If you’re in product development team, stop running the relay race and take up rugby | Daily News
From crisis to sustenance – part 34

If you’re in product development team, stop running the relay race and take up rugby

In today’s fast-paced, fiercely competitive world of commercial new product development, speed and flexibility are essential. Companies are increasingly realizing that the old, sequential approach to developing new products simply won’t get the job done. Instead, modern companies are using a holistic method—as in rugby, the ball gets passed within the team as it moves as a unit up the field.

This holistic approach has six characteristics: built-in instability, self-organizing project teams, overlapping development phases, “multi-learning,” subtle control, and organizational transfer of learning. The six pieces fit together like a jigsaw puzzle, forming a fast and flexible process for new product development. The new approach can also act as a change agent: it is a vehicle for introducing creative, market-driven ideas and processes into an old, rigid organization

Under the old approach, a product development process moved like a relay race, with one group of functional specialists passing the baton to the next group. The project went sequentially from phase to phase: concept development, feasibility testing, product design, development process, pilot production, and final production. Under this method, functions were specialized and segmented: the marketing people examined customer needs and perceptions in developing product concepts; the R&D engineers selected the appropriate design; the production engineers put it into shape; and other functional specialists carried the baton at different stages of the race.

Rugby approach

Under the rugby approach, the product development process emerges from the constant interaction of a hand-picked, multidisciplinary team whose members work together from start to finish. Rather than moving in defined, highly structured stages, the process is bon out of the team members’ interplay. A group of engineers, for example, may start to design the product (phase three) before all the results of the feasibility tests (phase two) are in. Or, the team may be forced to reconsider a decision as a result of later information. The team does not stop then, but engages in iterative experimentation.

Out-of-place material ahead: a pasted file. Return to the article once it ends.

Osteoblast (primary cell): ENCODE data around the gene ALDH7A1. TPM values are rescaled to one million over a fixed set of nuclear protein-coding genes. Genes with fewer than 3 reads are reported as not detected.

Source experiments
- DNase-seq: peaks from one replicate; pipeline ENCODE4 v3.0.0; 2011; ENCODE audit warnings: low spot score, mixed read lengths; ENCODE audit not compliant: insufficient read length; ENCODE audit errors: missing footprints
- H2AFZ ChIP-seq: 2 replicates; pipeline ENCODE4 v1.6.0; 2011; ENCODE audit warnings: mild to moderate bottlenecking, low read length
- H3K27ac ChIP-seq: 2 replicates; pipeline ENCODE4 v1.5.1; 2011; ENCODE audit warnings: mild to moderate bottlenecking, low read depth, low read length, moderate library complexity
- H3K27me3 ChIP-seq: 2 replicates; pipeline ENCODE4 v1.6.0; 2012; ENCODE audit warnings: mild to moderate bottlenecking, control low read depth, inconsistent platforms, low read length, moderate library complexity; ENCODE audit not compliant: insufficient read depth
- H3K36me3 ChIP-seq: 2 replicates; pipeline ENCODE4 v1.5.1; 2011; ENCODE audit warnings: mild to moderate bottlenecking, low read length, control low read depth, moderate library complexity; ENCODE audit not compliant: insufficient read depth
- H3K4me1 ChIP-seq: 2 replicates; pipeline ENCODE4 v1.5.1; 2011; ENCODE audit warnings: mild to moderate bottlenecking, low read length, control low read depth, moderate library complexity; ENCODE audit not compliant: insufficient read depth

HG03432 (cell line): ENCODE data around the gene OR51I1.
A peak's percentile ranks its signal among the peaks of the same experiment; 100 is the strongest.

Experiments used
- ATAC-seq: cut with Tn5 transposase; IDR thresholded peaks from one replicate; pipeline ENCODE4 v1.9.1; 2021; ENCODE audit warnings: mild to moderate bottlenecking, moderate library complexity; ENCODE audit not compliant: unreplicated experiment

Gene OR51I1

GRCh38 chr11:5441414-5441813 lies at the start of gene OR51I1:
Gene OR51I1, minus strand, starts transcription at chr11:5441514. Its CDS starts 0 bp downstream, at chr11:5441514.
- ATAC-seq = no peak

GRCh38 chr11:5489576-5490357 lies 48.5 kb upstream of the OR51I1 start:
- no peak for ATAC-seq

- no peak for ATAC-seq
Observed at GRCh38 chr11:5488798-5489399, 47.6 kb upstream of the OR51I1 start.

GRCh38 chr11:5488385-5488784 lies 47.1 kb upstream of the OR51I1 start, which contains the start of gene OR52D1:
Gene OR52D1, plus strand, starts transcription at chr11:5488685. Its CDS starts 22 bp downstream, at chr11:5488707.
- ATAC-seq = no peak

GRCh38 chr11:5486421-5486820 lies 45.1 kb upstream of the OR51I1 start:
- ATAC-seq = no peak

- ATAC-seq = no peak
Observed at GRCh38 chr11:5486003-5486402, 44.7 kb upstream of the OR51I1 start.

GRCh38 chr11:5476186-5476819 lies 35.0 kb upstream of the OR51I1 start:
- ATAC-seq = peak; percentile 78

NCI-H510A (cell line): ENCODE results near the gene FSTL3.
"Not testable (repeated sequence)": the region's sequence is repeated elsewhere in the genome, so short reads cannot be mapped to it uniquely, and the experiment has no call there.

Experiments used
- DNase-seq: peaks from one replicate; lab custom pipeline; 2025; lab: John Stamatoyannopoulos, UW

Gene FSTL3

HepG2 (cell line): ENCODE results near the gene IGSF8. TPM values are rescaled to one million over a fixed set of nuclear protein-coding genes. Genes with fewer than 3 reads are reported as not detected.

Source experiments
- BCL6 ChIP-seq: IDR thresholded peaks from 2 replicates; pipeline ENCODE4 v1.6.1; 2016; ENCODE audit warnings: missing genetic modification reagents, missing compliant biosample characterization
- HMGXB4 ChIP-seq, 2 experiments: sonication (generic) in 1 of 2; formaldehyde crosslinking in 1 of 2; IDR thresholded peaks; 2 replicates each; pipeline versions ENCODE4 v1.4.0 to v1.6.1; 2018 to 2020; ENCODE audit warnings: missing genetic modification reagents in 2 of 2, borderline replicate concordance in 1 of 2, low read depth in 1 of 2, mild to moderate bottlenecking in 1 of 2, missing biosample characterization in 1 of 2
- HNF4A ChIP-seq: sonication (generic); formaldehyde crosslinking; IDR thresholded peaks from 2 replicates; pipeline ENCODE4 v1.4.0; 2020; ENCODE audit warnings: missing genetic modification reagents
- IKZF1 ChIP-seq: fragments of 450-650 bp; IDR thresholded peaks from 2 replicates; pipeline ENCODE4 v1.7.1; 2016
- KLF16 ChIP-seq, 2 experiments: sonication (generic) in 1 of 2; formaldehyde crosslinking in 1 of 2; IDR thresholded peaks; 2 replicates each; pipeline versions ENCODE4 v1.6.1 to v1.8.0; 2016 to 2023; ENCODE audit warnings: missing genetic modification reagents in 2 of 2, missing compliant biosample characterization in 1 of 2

One of the charms of the Rugby game is the infinite variety of its possible tactics. Whatever tactics a team aims to adopt, the first essential is a strong and skilful pack of forwards capable of winning initial possession from the set pieces. For, with the ball in its hands, a team is in a position to dictate tactics which will make the best use of its own particular talents, at the same time probing for and exposing weaknesses in the opposing team.

Let us take an example. Years ago, Fuji’s top management asked for a radically different copier and gave the project team two years to come up with a machine that could be produced at half the cost of its high-end line and still perform as well. Let us see the process worked.

1. Built-in instability

Top management kicked off the development process by signaling a broad goal or a general strategic direction. It did not hand out a clear- cut new product concept or a specific work plan. But it both offers a project team a wide measure of freedom and also establishes extremely challenging goals.

Top management created an element of tension in the project team by giving it great freedom to carry out a project of strategic importance to the company and by setting very challenging requirements.

2. Self-organizing project teams

A project team took on a self-organizing character as it was driven to a state of zero information”—where prior knowledge did not apply. Left to stew, the process began to create its own dynamic order. The project team began to operate like a start-up company—it took initiatives and competing through New Product Development risks, developed an independent agenda. The group possessed a self-organizing capability when it exhibited three conditions: autonomy, sell-transcendence, and cross-fertilization.

Autonomy. Top management’s involvement was limited to providing guidance, money and moral support at the outset. In a way, top management acted as a venture capitalist. Or, as one top executive said, “We open up our purse but keep our mouth closed.”

Self-transcendence. Starting with the guidelines set forth by top management, the project team began to establish their own goals and kept on elevating themselves throughout the development process. By pursuing what appeared at first to be contradictory goals, they devised ways to override the status quo.

The project team consisted of members with varying functional specializations, thought processes, and behavior patterns. But they carried out new product development in unison.

3. Overlapping development phases